Now, This is the Most Valuable Startup in Southeast Asia 2017

Now, This is the Most Valuable Startup in Southeast Asia 2017
Illustration - mobile user © Lead Commerce

According to a study conducted by Google, the South East Asian taxi on-demand service is projected to grow from 18% annually over the next nine years to be a $13 billion industry by the year 2025. The number of monthly riders using these services is expected to grow from 7.3 million in 2016 to 29 million by 2025. Singapore-based Grab, also known as GrabTaxi, is riding high on this growth to become the most valuable Billion Dollar Unicorn story from Southeast Asia.

Grab’s Financials

Grab was founded in 2012 by Harvard students Tan Hooi Ling and Anthony Tan. It initially began operations in Malaysia in the form of an app called My Teksi that was adopted by a small fleet of 30 taxis in Malaysia. Today, Grab operates in 65 cities across in Malaysia, Singapore, Indonesia, Thailand, Vietnam, Myanmar, and Philippines. It has added additional services to its portfolio including a car pooling service GrabHitch, private car service GrabCar, motorcycle hailing service GrabBike, delivery service GrabExpress, and bus services GrabCoach, GrabShuttle, and GrabShuttle Bus.

Grab has recorded more than 50 million downloads from users and has over 1.1 million drivers on its platform. Grab claims that it currently holds 95% market share in southeast Asia for third-party taxi-hailing and 71% percent in private vehicle hailing, with nearly 3 million daily rides.

Grab earns revenues in the form of commissions on booking fees for each ride. The commission rate varies based on the distance of the trip, the location, and time of day. Reports estimate Grab’s revenues at $80-$95 million per year, with a $100 million net loss. Grab claims that it is profitable in certain verticals and cities.

It has raised $4.1 billion so far in ten rounds of funding from investors including Didi Chuxing, Emtek Group, Tokyo Century, Softbank , GGV Capital, Tiger Global Management, and the Singapore government’s Vertex Venture Holdings. Its latest round of funding was held in July this year when it raised $2.5 billion in a round led by Didi Chuxing and SoftBank Capital at a valuation of over $6 billion. An earlier round held in September 2016 had valued Grab at $3 billion.

Grab’s Expanding Offerings

Last year, Grab also began to expand its services within the digital payments segment. It began work on GrabPay, which is a payments platform with a focus on the Indonesian market. The cashless digital wallet resides within the Grab app and allows users to pay not only for their Grab rides, but for other services as well. Earlier this year, Grab announced the acquisition of Kudo, an Indonesia-based mobile payments startup. Kudo is focused on the Indonesian population that does not have a credit card, access to a bank account, or even regular Internet access. It allows these users to make online purchases through point-of-sale kiosks located in public areas. Terms of the acquisition were not disclosed, but analysts peg the deal between $80-$100 million.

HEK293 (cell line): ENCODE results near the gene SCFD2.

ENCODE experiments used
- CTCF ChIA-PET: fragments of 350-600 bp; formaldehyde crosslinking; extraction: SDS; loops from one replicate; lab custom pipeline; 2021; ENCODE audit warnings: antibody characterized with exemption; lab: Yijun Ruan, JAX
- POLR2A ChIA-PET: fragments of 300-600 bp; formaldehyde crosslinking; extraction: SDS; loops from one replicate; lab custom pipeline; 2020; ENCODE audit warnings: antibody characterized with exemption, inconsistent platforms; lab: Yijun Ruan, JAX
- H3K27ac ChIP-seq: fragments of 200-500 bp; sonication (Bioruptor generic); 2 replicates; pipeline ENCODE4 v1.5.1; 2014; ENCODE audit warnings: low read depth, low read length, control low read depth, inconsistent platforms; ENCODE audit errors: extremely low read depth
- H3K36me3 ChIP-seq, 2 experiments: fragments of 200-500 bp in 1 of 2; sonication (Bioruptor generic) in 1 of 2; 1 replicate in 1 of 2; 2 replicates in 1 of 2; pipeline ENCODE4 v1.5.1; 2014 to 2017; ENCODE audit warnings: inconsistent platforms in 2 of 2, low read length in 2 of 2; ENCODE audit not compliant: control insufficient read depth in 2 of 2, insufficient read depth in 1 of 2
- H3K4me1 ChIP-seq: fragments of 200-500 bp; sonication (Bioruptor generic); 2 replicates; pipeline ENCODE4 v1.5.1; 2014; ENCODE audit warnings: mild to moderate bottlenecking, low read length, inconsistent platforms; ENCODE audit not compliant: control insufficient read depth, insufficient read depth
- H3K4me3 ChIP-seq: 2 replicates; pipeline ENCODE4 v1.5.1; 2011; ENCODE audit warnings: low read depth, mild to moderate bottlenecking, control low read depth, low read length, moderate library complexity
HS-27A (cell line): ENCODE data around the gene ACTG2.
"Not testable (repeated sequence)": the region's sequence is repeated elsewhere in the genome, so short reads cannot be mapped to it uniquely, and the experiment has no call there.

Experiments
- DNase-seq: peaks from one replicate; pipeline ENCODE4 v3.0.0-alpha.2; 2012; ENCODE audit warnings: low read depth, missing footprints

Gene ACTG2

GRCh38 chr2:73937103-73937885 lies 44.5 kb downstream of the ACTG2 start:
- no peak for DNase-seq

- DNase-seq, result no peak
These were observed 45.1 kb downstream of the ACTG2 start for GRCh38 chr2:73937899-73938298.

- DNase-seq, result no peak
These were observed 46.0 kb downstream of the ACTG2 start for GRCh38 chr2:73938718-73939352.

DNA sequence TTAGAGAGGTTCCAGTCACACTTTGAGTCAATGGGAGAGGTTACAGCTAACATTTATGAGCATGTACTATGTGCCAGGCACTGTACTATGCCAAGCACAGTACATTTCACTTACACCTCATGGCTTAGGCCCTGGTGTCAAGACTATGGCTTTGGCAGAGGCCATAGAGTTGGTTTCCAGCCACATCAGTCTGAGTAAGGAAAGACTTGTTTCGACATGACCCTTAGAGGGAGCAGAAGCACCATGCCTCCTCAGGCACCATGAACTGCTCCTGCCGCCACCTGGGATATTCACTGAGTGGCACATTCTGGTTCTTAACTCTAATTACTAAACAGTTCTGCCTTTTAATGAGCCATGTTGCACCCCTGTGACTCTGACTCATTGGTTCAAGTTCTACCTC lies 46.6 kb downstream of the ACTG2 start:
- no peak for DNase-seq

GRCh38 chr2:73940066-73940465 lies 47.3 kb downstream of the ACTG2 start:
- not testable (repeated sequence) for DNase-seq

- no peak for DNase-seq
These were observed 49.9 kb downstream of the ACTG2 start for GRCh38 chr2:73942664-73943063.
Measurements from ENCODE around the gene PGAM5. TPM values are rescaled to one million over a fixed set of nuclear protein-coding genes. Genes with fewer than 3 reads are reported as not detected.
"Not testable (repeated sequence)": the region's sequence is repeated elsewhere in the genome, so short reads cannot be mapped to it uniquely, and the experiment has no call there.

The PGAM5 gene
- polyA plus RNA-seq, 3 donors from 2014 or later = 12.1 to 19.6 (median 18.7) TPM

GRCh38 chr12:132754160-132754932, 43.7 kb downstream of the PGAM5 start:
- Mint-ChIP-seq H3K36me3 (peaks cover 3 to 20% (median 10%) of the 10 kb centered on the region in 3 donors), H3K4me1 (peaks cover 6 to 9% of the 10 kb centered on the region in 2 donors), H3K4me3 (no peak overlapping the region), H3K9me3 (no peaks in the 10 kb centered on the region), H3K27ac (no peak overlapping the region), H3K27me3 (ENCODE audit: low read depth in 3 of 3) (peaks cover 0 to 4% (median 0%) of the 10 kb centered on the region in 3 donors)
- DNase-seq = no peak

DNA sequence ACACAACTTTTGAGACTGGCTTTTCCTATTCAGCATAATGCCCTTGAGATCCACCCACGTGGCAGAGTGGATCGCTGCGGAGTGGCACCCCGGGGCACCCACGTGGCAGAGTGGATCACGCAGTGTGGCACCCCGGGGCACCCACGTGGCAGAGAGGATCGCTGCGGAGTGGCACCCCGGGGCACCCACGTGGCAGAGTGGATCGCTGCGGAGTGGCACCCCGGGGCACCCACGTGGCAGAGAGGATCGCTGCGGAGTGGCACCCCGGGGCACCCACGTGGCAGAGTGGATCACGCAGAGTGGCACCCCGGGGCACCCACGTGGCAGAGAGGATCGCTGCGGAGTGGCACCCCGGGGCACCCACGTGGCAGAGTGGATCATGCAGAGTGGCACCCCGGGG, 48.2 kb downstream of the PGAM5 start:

Uber has been trying to make inroads into the region by offering discounted rides and promotional fares. Then, there are local vendors such as Go Jek that offers ojek or motorcycle rides on a similar business model. But Grab’s wider reach, coupled with enhanced service such as in-app messaging service that even translates languages, has been helpful in gaining a bigger share of the market in the region.

More investigation and analysis of Unicorn companies can be found in my latest Entrepreneur Journeys book, Billion Dollar Unicorns. The term Unicorn was coined in a TechCrunch article by Aileen Lee of Cowboy Ventures.

Source : Google Temasek Report 2017 on SEA economy | Techcrunch

Akhyari Hananto

I began my career in the banking industry in 1997, and stayed approx 6 years in it. This industry boost his knowledge about the economic condition in Indonesia, both macro and micro, and how to More understand it. My banking career continued in Yogyakarta when I joined in a program funded by the Asian Development Bank (ADB),as the coordinator for a program aimed to help improve the quality of learning and teaching process in private universities in Yogyakarta. When the earthquake stroke Yogyakarta, I chose to join an international NGO working in the area of ?disaster response and management, which allows me to help rebuild the city, as well as other disaster-stricken area in Indonesia. I went on to become the coordinator for emergency response in the Asia Pacific region. Then I was assigned for 1 year in Cambodia, as a country coordinator mostly to deliver developmental programs (water and sanitation, education, livelihood). In 2009, he continued his career as a protocol and HR officer at the U.S. Consulate General in Surabaya, and two years later I joined the Political and Economic Section until now, where i have to deal with extensive range of people and government officials, as well as private and government institution troughout eastern Indonesia. I am the founder and Editor-in-Chief in Good News From Indonesia (GNFI), a growing and influential social media movement, and was selected as one of The Most Influential Netizen 2011 by The Marketeers magazine. I also wrote a book on "Fundamentals of Disaster Management in 2007"?, "Good News From Indonesia : Beragam Prestasi Anak Bangsa di dunia"? which was luanched in August 2013, and "Indonesia Bersyukur"? which is launched in Sept 2013. In 2014, 3 books were released in which i was one of the writer; "Indonesia Pelangi Dunia"?, "Indonesia The Untold Stories"? and "Growing! Meretas Jalan Kejayaan" I give lectures to students in lectures nationwide, sharing on full range of issues, from economy, to diplomacy Less
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